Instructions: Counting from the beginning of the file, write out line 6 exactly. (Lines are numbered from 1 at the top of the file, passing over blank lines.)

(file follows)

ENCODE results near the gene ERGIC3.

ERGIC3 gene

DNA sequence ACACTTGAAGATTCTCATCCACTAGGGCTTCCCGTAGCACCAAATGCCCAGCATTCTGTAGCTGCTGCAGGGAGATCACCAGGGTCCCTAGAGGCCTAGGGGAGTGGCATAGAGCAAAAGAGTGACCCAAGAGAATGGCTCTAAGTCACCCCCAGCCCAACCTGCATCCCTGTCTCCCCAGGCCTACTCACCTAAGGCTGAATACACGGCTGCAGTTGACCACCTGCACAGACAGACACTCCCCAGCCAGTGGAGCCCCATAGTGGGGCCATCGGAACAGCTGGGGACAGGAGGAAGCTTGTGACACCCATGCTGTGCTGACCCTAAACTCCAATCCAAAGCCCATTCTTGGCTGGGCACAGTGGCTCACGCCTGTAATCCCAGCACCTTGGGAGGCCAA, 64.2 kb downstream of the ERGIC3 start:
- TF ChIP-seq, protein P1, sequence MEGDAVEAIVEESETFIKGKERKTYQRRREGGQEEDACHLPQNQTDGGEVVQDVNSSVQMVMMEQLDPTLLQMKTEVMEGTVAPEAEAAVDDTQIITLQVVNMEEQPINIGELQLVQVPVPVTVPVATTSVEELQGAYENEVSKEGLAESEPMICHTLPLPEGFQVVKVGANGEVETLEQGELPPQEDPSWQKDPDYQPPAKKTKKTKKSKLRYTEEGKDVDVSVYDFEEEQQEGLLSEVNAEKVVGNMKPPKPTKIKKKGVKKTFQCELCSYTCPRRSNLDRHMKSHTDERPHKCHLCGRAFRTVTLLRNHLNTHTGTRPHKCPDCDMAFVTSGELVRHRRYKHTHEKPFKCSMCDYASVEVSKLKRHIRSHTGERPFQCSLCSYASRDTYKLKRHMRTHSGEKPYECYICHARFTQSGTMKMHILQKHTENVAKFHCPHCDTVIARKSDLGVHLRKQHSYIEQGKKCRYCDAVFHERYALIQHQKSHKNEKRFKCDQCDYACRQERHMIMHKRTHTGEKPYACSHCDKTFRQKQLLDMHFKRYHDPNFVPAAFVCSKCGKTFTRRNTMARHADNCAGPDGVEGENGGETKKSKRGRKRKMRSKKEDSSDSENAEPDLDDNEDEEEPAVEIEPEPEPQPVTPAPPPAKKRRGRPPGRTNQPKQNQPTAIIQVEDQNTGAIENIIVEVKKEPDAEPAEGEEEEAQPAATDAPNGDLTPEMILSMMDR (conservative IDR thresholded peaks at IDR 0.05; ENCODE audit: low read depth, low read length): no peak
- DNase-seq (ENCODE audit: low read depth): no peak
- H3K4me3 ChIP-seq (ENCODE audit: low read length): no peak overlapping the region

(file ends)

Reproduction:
- H3K4me3 ChIP-seq (ENCODE audit: low read length): no peak overlapping the region